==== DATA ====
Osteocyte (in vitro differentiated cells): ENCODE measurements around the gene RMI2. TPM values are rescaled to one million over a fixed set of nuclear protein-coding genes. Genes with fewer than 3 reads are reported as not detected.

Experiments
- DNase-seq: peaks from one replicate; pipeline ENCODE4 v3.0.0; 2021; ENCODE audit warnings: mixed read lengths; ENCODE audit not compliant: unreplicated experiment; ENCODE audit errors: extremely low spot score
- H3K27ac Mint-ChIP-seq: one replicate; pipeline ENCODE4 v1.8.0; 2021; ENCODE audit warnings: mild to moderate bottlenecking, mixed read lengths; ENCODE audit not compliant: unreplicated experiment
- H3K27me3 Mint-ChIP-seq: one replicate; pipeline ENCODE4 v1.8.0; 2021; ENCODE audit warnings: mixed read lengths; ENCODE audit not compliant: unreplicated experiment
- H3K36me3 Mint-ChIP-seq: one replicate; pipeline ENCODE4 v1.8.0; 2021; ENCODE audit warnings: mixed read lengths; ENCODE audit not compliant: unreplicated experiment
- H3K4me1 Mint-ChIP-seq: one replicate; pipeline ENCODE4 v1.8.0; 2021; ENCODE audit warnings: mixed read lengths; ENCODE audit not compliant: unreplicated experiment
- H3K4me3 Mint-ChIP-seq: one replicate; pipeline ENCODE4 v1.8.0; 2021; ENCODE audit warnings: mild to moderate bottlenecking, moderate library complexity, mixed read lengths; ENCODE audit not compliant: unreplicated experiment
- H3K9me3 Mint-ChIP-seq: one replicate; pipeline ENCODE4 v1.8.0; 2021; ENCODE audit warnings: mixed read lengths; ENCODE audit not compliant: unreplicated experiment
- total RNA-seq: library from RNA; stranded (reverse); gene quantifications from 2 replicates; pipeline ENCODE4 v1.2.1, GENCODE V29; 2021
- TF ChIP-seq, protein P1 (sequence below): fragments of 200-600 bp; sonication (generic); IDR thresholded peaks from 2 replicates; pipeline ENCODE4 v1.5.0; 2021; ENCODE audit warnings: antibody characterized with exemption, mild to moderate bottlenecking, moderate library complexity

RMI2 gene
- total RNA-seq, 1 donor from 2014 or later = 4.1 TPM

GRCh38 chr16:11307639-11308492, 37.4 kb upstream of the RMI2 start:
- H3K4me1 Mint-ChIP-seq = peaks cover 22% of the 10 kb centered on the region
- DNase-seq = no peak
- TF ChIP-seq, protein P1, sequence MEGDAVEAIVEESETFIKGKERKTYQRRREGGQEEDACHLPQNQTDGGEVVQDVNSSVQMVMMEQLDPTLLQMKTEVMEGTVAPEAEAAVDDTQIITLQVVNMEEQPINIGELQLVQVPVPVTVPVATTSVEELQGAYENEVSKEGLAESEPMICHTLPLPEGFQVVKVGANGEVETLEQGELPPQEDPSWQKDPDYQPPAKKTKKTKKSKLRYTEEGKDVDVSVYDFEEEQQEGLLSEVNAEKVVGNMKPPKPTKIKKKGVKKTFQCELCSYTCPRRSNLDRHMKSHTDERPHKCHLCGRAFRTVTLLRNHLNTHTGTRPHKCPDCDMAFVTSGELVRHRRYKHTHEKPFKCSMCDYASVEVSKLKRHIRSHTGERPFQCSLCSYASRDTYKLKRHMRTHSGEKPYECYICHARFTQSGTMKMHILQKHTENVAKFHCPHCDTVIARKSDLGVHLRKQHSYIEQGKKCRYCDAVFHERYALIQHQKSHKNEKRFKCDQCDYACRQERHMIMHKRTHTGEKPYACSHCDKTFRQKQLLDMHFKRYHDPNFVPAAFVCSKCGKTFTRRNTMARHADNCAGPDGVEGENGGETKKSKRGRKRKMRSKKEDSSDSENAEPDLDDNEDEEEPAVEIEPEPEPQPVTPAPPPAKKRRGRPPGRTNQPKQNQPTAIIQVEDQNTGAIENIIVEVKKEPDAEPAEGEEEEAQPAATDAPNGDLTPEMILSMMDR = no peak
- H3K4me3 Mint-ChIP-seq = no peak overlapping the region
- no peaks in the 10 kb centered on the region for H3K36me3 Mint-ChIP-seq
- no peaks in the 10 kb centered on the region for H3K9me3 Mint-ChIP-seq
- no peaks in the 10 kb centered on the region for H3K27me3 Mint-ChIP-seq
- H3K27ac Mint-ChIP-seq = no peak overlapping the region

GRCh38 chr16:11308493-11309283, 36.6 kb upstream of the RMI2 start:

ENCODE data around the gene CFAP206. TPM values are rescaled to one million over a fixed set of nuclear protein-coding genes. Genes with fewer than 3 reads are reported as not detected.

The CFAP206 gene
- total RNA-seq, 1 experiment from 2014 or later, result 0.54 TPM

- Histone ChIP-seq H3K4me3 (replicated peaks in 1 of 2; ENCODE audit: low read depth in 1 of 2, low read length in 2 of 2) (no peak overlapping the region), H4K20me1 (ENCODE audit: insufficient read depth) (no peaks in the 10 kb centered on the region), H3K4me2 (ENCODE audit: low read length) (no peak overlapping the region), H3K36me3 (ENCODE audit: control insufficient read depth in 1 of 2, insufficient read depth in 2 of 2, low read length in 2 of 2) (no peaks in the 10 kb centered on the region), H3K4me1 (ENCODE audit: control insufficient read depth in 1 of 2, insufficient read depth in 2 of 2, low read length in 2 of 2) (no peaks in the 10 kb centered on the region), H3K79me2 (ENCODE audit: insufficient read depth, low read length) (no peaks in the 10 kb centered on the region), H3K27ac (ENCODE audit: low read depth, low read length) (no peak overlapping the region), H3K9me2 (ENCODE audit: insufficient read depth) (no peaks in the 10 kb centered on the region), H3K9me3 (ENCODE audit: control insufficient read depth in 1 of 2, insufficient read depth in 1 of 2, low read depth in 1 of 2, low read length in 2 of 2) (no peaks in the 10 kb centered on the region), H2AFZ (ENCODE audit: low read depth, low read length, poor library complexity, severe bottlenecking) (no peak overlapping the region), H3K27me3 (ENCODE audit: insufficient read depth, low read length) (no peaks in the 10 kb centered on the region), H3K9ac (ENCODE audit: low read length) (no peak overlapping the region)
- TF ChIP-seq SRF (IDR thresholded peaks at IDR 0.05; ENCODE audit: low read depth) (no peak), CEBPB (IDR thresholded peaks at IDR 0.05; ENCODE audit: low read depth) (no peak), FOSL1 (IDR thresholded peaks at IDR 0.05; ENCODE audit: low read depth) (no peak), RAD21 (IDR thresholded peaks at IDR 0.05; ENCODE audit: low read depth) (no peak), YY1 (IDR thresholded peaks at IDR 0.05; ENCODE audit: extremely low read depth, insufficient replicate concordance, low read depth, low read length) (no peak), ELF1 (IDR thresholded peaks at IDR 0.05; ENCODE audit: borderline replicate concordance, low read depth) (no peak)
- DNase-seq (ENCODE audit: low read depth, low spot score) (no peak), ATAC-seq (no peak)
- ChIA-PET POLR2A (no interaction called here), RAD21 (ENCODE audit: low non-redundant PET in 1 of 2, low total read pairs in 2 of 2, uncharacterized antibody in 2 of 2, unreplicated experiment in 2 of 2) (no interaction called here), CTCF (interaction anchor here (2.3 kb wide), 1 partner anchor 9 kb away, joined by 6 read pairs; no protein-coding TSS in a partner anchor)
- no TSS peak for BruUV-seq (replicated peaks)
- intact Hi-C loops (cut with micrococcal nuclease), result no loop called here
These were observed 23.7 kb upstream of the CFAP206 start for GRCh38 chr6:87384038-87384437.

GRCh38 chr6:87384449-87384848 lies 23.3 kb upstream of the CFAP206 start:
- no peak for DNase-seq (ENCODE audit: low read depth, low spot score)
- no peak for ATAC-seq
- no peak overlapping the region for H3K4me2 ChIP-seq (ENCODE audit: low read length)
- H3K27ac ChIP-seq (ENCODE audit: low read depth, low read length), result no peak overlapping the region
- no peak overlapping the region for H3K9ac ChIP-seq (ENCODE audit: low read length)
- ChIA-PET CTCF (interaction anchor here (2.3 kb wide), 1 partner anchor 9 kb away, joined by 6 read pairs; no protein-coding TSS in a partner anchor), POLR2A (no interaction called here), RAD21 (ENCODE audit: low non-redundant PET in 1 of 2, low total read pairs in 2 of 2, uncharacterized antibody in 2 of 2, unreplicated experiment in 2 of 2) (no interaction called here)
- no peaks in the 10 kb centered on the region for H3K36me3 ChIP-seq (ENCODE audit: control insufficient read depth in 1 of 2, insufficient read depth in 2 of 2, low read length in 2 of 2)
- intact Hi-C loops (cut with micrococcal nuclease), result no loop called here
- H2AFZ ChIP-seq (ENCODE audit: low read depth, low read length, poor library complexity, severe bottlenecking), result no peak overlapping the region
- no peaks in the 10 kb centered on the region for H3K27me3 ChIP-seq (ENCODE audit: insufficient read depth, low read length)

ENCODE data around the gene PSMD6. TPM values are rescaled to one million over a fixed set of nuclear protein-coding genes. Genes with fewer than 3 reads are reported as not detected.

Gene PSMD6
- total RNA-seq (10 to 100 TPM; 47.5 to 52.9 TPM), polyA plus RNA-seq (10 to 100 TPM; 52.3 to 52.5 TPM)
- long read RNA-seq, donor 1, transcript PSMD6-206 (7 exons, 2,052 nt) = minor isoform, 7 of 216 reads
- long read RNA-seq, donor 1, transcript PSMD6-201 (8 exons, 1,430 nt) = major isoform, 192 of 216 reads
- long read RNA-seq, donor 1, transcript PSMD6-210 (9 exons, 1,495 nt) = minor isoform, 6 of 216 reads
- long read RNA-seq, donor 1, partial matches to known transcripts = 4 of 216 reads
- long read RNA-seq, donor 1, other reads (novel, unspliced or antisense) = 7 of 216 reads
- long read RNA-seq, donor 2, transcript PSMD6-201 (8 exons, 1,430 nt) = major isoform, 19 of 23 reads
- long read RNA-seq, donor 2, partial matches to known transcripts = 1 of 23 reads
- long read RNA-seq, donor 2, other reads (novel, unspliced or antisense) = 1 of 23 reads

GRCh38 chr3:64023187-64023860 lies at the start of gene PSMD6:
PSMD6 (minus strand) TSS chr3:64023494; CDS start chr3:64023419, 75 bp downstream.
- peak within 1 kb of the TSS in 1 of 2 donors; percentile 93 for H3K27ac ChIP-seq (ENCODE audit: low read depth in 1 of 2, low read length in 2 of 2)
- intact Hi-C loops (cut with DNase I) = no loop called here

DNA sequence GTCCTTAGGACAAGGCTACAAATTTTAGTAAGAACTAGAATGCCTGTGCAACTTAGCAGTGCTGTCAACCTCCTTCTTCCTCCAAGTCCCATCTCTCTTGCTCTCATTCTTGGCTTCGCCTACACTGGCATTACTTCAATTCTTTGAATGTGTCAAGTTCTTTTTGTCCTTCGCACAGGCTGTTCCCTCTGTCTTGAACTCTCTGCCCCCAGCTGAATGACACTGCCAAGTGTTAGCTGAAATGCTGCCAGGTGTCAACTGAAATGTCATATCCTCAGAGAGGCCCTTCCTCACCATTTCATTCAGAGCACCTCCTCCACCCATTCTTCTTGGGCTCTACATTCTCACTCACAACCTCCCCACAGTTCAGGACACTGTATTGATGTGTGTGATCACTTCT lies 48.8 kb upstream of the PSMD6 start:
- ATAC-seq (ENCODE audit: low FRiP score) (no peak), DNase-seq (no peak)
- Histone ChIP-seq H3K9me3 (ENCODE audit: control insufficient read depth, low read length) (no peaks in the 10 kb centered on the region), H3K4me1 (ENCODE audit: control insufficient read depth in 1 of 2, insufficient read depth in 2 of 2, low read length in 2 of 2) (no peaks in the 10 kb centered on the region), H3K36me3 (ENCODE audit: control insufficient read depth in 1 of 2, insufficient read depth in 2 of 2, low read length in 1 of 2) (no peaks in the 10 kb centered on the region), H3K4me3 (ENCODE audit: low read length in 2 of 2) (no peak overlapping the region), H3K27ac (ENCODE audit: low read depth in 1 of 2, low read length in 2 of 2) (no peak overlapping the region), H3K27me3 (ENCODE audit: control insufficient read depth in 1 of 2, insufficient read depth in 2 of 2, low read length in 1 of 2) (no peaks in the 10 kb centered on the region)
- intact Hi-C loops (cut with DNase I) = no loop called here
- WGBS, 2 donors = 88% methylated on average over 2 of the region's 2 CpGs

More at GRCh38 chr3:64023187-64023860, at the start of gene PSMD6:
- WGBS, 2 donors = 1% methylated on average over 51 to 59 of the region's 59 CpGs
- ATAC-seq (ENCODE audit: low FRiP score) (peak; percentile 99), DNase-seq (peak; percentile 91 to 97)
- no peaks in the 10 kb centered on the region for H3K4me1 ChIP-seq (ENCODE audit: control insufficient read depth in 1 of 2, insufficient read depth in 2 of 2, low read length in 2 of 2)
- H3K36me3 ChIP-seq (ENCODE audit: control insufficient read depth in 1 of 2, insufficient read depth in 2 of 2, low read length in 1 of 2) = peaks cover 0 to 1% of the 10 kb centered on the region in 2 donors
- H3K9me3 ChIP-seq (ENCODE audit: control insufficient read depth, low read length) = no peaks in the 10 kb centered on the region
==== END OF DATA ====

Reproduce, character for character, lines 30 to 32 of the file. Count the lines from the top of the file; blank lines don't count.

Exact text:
- ChIA-PET POLR2A (no interaction called here), RAD21 (ENCODE audit: low non-redundant PET in 1 of 2, low total read pairs in 2 of 2, uncharacterized antibody in 2 of 2, unreplicated experiment in 2 of 2) (no interaction called here), CTCF (interaction anchor here (2.3 kb wide), 1 partner anchor 9 kb away, joined by 6 read pairs; no protein-coding TSS in a partner anchor)
- no TSS peak for BruUV-seq (replicated peaks)
- intact Hi-C loops (cut with micrococcal nuclease), result no loop called here